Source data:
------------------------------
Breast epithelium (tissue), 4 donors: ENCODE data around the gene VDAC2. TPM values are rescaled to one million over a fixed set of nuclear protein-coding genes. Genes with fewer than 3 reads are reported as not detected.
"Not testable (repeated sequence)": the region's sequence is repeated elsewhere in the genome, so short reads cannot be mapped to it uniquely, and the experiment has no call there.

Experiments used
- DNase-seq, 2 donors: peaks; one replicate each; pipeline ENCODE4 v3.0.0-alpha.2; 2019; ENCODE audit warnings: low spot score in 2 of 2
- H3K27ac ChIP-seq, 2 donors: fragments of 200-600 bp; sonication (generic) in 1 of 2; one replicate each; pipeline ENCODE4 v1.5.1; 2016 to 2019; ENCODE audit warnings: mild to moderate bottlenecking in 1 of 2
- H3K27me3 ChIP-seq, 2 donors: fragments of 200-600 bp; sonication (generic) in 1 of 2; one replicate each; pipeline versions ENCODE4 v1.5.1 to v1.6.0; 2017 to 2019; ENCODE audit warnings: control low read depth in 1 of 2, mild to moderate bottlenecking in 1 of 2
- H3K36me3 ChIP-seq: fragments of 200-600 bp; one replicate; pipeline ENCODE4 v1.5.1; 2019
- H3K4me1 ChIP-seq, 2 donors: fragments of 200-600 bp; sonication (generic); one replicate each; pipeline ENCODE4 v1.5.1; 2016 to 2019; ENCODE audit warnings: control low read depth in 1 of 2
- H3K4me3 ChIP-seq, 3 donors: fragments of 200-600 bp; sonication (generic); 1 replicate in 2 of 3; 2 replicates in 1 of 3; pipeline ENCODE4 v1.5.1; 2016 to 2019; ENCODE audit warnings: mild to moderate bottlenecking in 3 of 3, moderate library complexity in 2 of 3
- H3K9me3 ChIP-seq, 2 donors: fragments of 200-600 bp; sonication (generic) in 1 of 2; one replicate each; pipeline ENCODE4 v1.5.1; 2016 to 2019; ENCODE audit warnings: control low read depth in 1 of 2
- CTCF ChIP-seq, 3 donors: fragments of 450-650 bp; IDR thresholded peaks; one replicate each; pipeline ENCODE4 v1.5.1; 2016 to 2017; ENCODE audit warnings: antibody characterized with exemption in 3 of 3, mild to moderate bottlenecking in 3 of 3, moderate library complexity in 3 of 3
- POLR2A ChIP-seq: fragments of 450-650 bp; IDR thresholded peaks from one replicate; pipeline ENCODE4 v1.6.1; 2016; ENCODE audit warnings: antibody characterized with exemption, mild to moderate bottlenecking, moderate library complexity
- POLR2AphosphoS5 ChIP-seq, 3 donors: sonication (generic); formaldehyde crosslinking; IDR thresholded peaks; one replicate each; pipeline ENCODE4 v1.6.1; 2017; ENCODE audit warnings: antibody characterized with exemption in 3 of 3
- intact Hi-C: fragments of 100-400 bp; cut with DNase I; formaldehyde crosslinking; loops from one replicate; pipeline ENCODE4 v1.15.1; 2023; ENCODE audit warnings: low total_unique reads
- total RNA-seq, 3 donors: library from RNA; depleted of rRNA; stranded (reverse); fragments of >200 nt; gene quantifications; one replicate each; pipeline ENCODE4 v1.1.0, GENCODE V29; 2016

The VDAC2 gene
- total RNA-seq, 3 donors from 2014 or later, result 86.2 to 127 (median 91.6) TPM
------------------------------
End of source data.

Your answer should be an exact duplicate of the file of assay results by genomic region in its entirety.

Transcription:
Breast epithelium (tissue), 4 donors: ENCODE data around the gene VDAC2. TPM values are rescaled to one million over a fixed set of nuclear protein-coding genes. Genes with fewer than 3 reads are reported as not detected.
"Not testable (repeated sequence)": the region's sequence is repeated elsewhere in the genome, so short reads cannot be mapped to it uniquely, and the experiment has no call there.

Experiments used
- DNase-seq, 2 donors: peaks; one replicate each; pipeline ENCODE4 v3.0.0-alpha.2; 2019; ENCODE audit warnings: low spot score in 2 of 2
- H3K27ac ChIP-seq, 2 donors: fragments of 200-600 bp; sonication (generic) in 1 of 2; one replicate each; pipeline ENCODE4 v1.5.1; 2016 to 2019; ENCODE audit warnings: mild to moderate bottlenecking in 1 of 2
- H3K27me3 ChIP-seq, 2 donors: fragments of 200-600 bp; sonication (generic) in 1 of 2; one replicate each; pipeline versions ENCODE4 v1.5.1 to v1.6.0; 2017 to 2019; ENCODE audit warnings: control low read depth in 1 of 2, mild to moderate bottlenecking in 1 of 2
- H3K36me3 ChIP-seq: fragments of 200-600 bp; one replicate; pipeline ENCODE4 v1.5.1; 2019
- H3K4me1 ChIP-seq, 2 donors: fragments of 200-600 bp; sonication (generic); one replicate each; pipeline ENCODE4 v1.5.1; 2016 to 2019; ENCODE audit warnings: control low read depth in 1 of 2
- H3K4me3 ChIP-seq, 3 donors: fragments of 200-600 bp; sonication (generic); 1 replicate in 2 of 3; 2 replicates in 1 of 3; pipeline ENCODE4 v1.5.1; 2016 to 2019; ENCODE audit warnings: mild to moderate bottlenecking in 3 of 3, moderate library complexity in 2 of 3
- H3K9me3 ChIP-seq, 2 donors: fragments of 200-600 bp; sonication (generic) in 1 of 2; one replicate each; pipeline ENCODE4 v1.5.1; 2016 to 2019; ENCODE audit warnings: control low read depth in 1 of 2
- CTCF ChIP-seq, 3 donors: fragments of 450-650 bp; IDR thresholded peaks; one replicate each; pipeline ENCODE4 v1.5.1; 2016 to 2017; ENCODE audit warnings: antibody characterized with exemption in 3 of 3, mild to moderate bottlenecking in 3 of 3, moderate library complexity in 3 of 3
- POLR2A ChIP-seq: fragments of 450-650 bp; IDR thresholded peaks from one replicate; pipeline ENCODE4 v1.6.1; 2016; ENCODE audit warnings: antibody characterized with exemption, mild to moderate bottlenecking, moderate library complexity
- POLR2AphosphoS5 ChIP-seq, 3 donors: sonication (generic); formaldehyde crosslinking; IDR thresholded peaks; one replicate each; pipeline ENCODE4 v1.6.1; 2017; ENCODE audit warnings: antibody characterized with exemption in 3 of 3
- intact Hi-C: fragments of 100-400 bp; cut with DNase I; formaldehyde crosslinking; loops from one replicate; pipeline ENCODE4 v1.15.1; 2023; ENCODE audit warnings: low total_unique reads
- total RNA-seq, 3 donors: library from RNA; depleted of rRNA; stranded (reverse); fragments of >200 nt; gene quantifications; one replicate each; pipeline ENCODE4 v1.1.0, GENCODE V29; 2016

The VDAC2 gene
- total RNA-seq, 3 donors from 2014 or later, result 86.2 to 127 (median 91.6) TPM